09 March 2012
Apple has unveiled the iPad 3, and perhaps the most surprising thing is that there were few surprises. There had been so much speculation before its release, some of it informed by leaked photos of parts and some of it possibly planted, that there was already some consensus on what would be introduced in the iPad 3.
There were a few predictions that didn’t come true, including a fascinating story in The Guardian about a haptic technology that makes the flat screen feel like it has texture, so you can feel the edges of keys, for example. There were rumours the Home button would be removed so that all the controls are gesture-based, although this seemed unlikely, both for usability and branding reasons.
We now know that there are two main changes: the first is that the camera quality has been improved. It still lags behind the iPhone’s camera quality or a dedicated digital camera, but it’s significantly better than the iPad 2. Until I get my hands on one, I won’t be sure what kind of shots it will be good for, but the previous camera was only really suitable for video calling or for quick grab shots. It couldn’t be used as a real camera, to make photos you’ll want to keep forever. Hopefully, the iPad’s new camera will be much closer to what we would expect from a camera phone.
The other main change is that the screen resolution has doubled, so text and images will look sharper. The device will be able to play back HD video at its full resolution, which led to some speculation that the device would be called the iPad HD, although there’s no indication of that on Apple’s website. Apple just calls the device a third-generation iPad. Apple says the higher resolution has no significant impact on battery life, which is good news.
There are a few other changes that will be less obvious. The iPad now supports 4G mobile communications, but since there isn’t much coverage for these in the UK, that’s unlikely to make much difference here. You can use your iPad’s mobile connection to create a wi-fi hotspot for other devices, although this is probably of most use if you’re getting superfast 4G speeds in your mobile connection.
The new iPad also has a new processor, called the A5X, which has double the graphics processing capability of the previous processor, so it can manage the enhanced screen effectively.
The release of the iPad 3 also came with some software enhancements. The camera app has been redesigned, most notably so that the button to take a photo is somewhere you can actually reach it without having to juggle the iPad with one hand. It’s now possible to delete photos from the Photo Stream folder on the iPad, although that delete instruction doesn’t seem to synchronise with other devices, so you’ll need to delete the photo on your other devices too. The camera is also said to have face detection built-in, so that it can optimally balance the exposure across all the faces in your photo. Apple says it’s also improved the sound quality on the iPad so that films and TV shows sound better. All these features, plus some bug fixes, are available to owners of older iPads who upgrade their iPad software to version iOS 5.1 (obviously, you still need an iPad 2 with a built-in camera to use the Camera app). If you’re not yet running iOS 5.0, see my guide to upgrading to iOS5. If you have upgraded to iOS 5.0, you can upgrade again to this latest version iOS 5.1 by going into your Settings app, tapping General, then Software Update.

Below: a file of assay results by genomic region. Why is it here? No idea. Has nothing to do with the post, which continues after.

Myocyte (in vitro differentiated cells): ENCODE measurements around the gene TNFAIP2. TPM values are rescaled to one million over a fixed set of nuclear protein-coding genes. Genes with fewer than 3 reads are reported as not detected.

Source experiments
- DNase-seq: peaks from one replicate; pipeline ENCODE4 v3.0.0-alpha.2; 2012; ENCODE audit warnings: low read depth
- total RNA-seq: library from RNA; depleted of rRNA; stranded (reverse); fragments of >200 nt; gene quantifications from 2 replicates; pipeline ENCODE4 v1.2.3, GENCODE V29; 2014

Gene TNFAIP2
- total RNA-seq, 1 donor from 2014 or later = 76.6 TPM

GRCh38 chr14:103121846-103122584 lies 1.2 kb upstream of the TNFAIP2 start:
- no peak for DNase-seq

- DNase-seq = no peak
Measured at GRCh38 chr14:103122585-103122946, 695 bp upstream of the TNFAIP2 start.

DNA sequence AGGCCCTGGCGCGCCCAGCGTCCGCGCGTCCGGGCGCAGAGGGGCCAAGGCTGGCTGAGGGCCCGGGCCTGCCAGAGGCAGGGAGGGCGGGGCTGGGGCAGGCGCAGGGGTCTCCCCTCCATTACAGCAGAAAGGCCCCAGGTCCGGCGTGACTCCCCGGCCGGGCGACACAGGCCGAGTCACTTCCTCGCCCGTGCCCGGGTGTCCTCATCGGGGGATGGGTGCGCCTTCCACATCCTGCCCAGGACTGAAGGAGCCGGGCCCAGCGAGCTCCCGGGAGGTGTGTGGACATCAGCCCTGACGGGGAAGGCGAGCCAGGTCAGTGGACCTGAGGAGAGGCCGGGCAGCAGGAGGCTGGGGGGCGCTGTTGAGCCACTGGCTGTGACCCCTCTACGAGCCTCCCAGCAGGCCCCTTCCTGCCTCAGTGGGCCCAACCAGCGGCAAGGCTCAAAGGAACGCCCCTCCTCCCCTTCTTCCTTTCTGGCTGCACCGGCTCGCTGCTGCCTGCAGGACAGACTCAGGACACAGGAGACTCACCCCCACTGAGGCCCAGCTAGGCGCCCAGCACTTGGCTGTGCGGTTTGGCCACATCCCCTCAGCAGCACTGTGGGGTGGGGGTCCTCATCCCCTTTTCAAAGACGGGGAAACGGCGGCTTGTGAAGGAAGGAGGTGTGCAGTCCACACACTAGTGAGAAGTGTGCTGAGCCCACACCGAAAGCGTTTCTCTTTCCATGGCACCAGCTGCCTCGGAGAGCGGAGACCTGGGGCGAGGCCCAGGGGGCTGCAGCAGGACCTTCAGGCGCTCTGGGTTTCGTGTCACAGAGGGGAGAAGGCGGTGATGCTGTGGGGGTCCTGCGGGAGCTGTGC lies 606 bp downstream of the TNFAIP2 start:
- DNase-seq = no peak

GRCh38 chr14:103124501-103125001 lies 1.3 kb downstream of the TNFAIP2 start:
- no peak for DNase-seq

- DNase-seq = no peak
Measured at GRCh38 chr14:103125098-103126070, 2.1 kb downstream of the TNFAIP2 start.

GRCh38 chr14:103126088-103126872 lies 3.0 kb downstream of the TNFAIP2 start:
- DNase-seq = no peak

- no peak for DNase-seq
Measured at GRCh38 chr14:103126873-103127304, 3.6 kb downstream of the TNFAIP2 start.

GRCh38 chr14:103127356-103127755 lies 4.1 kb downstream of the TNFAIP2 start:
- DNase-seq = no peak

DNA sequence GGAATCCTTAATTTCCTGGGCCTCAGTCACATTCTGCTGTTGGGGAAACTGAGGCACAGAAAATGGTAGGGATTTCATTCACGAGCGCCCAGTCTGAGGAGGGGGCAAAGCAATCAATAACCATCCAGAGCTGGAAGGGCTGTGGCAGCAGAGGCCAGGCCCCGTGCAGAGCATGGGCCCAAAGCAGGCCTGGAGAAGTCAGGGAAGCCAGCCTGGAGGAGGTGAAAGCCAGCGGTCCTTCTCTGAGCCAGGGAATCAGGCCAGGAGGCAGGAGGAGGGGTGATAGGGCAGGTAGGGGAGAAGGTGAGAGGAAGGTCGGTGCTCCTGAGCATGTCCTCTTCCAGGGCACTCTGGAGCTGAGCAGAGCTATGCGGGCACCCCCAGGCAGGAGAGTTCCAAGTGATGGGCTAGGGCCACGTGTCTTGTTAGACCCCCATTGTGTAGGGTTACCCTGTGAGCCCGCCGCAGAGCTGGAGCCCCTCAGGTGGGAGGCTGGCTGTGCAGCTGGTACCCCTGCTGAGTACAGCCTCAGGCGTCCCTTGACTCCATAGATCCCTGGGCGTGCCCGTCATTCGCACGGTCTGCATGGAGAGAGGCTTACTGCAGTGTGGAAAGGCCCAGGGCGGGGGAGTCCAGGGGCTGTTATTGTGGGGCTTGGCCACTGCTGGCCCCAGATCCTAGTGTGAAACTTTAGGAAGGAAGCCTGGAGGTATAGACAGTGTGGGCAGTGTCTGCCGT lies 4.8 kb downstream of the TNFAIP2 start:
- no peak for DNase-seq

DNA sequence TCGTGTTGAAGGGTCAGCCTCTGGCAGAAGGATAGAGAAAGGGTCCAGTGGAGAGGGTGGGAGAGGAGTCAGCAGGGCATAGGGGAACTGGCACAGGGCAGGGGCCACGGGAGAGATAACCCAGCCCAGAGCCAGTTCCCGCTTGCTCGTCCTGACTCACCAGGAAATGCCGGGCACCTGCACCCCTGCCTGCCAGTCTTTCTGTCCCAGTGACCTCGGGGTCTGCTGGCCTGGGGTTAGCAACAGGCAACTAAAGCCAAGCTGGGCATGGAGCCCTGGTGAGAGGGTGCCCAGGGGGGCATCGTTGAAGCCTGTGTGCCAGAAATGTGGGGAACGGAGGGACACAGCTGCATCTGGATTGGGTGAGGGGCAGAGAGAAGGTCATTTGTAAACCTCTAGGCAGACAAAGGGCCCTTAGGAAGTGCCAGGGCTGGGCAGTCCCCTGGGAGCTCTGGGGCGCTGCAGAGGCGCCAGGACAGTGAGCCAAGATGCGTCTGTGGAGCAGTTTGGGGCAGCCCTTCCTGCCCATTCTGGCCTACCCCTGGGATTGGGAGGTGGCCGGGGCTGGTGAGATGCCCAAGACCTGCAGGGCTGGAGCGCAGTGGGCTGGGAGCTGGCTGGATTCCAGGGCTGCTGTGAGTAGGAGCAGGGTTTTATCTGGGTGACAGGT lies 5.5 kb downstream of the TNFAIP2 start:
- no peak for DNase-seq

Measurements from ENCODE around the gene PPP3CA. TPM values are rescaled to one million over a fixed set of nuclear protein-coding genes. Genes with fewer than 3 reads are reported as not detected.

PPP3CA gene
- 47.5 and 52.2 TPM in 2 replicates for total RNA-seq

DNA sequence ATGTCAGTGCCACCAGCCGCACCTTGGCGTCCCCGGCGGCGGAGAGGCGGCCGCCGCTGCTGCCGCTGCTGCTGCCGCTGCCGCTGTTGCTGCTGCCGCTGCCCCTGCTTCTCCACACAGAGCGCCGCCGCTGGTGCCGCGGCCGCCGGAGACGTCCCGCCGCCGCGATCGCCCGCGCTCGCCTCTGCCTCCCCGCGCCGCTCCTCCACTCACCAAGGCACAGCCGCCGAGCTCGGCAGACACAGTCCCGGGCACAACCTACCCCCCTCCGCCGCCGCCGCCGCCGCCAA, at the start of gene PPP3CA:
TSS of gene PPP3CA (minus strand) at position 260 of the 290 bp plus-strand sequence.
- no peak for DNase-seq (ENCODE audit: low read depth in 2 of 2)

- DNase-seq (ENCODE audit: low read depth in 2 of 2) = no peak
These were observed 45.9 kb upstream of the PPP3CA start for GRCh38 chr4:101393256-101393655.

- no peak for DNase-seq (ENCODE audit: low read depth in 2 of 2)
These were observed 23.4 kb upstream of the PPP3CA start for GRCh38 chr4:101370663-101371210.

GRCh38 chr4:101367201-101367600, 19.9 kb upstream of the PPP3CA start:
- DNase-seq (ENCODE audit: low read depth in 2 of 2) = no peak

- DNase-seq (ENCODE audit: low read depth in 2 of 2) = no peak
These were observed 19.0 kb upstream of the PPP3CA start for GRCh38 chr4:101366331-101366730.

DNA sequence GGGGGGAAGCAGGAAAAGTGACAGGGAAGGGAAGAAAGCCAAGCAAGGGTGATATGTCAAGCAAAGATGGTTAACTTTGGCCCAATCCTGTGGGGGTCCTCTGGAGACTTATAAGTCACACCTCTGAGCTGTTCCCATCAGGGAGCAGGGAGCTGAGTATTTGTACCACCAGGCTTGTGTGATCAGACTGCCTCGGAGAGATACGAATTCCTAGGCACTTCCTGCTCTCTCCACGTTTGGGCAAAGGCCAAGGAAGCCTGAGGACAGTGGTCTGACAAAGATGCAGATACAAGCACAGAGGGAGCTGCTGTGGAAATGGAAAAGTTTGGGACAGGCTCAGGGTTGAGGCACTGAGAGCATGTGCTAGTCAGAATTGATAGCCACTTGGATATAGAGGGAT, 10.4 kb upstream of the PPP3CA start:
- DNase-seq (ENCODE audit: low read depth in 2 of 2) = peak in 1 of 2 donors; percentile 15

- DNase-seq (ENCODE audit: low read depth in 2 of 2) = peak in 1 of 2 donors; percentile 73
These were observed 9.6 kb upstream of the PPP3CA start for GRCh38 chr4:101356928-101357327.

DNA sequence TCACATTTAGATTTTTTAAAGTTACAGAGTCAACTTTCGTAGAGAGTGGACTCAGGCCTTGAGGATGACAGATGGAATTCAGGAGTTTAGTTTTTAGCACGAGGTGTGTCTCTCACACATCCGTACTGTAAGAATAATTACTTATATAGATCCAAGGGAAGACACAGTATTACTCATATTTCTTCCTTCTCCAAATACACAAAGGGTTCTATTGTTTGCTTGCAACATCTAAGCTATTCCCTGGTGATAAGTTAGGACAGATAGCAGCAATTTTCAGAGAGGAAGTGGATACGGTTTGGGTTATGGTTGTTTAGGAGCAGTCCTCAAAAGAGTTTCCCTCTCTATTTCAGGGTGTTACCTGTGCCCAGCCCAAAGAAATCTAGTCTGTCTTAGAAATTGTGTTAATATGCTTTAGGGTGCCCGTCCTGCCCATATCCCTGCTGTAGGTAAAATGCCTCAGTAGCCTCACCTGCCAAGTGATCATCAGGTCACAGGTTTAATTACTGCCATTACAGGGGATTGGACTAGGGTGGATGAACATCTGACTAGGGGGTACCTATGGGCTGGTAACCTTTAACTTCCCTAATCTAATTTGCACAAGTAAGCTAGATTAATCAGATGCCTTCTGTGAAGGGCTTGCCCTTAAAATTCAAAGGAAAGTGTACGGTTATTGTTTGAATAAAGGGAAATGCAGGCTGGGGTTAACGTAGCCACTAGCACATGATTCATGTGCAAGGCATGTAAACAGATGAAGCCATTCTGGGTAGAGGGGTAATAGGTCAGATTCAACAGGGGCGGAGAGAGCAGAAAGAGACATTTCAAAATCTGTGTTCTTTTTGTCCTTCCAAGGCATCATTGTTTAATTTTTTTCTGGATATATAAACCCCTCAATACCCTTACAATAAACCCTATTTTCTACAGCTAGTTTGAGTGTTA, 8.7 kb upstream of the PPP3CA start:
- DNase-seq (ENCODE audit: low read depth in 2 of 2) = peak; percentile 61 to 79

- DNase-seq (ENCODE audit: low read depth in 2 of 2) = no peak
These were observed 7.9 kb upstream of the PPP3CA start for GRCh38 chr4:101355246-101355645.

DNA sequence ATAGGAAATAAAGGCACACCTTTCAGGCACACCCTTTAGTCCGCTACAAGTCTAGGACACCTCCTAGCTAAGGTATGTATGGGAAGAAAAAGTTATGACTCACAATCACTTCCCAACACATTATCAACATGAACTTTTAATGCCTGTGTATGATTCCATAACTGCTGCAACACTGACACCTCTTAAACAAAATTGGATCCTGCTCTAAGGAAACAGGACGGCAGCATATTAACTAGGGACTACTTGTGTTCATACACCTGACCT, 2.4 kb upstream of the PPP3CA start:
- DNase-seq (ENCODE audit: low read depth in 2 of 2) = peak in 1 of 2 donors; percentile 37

There’s also a new software feature which Apple hasn’t rolled out to older iPads, which is a new dictation button on the keyboard which enables you to dictate text to the screen. At first I thought this was a simple software feature that could easily have been given to those with older iPads, but on reflection, voice recognition is quite processor-intensive, so it might need the new A5X chip to work.
Apple has also released iPhoto for the iPad (pictured, above). When Apple announces a new application like this, I feel a little conflicted. On the one hand, it’s great that they’ve invested in creating new software. On the other hand, given the device costs about £500, it wouldn’t hurt them to give away the software, rather than charging £3 for it, which almost seems petty. When you buy a new Mac, you get iPhoto, iMovie and Garageband for free, and these are all sold separately for the iPad. Apple did introduce basic photo editing capabilities in the iOS5 software upgrade for the iPad, so perhaps I shouldn’t grumble about them making enhanced features available to those who are prepared to pay a bit for them, given they have to invest resources in creating the software.
The iPad 3 will be released on Friday 16th March and Apple is taking pre-orders now if you’re interested. Amazon doesn’t have a proper listing for the iPad 3 yet, but I expect other retailers will be advertising it for sale and pre-orders over the next few days.
(Corrected, with thanks to Michael Hülskötter, to clarify that the quad-core is for graphics only).